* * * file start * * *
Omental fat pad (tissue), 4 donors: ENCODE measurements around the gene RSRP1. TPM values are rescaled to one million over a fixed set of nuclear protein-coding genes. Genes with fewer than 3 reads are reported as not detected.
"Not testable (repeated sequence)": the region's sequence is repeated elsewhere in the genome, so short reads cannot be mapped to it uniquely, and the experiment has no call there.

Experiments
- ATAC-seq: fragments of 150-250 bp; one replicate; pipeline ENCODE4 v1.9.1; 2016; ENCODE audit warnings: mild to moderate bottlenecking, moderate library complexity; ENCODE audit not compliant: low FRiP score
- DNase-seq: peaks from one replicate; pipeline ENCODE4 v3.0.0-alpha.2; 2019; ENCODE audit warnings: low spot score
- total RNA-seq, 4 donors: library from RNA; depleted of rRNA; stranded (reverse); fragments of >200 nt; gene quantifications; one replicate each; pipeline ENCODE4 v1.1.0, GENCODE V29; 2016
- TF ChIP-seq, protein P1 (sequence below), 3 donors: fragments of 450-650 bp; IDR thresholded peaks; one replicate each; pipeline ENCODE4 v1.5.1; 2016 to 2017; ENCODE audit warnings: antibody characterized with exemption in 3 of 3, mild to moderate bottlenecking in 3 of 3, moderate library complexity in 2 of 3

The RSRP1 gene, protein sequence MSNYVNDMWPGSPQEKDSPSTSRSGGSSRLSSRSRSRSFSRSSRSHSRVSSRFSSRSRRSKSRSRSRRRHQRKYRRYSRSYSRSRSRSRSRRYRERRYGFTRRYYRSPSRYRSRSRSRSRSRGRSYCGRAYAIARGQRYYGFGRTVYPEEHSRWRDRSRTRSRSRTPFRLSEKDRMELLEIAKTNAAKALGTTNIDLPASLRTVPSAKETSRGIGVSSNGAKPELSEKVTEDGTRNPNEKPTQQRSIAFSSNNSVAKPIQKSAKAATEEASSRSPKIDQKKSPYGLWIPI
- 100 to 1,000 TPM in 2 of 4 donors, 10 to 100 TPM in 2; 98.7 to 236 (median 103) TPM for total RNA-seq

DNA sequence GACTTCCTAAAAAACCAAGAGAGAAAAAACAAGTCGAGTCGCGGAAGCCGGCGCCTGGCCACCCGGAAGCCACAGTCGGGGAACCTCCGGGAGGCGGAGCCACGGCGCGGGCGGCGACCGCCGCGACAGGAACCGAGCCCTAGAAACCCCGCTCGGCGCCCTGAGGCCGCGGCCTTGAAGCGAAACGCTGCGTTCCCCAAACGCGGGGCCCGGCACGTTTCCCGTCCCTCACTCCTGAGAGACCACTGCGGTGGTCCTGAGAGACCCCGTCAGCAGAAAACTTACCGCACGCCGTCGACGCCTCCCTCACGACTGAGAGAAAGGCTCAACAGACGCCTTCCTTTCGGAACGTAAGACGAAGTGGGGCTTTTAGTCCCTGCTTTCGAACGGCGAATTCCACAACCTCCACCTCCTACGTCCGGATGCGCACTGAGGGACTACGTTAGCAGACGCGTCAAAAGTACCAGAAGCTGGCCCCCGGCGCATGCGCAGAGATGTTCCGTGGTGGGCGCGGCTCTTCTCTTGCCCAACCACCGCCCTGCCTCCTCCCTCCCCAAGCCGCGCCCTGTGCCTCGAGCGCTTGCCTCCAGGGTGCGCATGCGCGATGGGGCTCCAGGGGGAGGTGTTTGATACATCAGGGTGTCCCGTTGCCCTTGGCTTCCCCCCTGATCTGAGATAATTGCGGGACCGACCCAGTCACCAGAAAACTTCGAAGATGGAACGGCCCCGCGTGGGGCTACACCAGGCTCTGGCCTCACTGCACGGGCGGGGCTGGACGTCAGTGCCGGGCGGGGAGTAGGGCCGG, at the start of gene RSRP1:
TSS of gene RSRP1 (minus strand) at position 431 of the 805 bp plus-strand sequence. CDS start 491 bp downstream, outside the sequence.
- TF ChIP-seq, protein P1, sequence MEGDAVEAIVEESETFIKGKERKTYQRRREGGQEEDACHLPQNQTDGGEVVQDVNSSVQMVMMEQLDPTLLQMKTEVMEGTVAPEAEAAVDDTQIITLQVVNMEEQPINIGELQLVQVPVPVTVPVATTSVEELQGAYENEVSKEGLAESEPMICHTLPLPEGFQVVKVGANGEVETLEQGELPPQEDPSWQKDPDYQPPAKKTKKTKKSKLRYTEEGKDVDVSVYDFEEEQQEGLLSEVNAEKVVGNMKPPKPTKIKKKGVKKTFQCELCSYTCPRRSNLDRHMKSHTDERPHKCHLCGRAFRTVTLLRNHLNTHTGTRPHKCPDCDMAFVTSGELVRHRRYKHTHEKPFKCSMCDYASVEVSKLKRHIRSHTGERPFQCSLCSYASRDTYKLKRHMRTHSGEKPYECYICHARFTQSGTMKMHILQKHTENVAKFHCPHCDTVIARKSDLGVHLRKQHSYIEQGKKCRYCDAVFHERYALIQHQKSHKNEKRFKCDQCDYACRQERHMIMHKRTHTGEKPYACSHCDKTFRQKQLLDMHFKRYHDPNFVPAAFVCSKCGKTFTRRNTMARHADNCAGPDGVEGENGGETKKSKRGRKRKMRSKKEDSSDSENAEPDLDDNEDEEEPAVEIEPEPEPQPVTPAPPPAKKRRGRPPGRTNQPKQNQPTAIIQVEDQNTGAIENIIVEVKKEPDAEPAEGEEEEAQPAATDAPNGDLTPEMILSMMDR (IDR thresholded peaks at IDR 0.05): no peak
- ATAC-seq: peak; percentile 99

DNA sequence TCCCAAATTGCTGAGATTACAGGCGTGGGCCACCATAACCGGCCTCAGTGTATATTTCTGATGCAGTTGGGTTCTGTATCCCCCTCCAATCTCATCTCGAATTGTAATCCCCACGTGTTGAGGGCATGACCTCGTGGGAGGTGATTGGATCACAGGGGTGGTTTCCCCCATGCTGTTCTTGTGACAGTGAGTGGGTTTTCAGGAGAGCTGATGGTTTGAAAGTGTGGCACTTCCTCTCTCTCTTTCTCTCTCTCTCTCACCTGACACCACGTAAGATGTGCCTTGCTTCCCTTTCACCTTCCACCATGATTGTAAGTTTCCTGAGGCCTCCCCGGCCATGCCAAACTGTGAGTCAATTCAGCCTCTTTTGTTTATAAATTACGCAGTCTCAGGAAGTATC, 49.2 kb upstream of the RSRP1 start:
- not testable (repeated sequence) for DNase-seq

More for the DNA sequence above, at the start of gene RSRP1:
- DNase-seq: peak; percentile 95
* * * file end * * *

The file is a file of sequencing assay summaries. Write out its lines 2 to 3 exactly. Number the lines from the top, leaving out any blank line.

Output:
"Not testable (repeated sequence)": the region's sequence is repeated elsewhere in the genome, so short reads cannot be mapped to it uniquely, and the experiment has no call there.

Experiments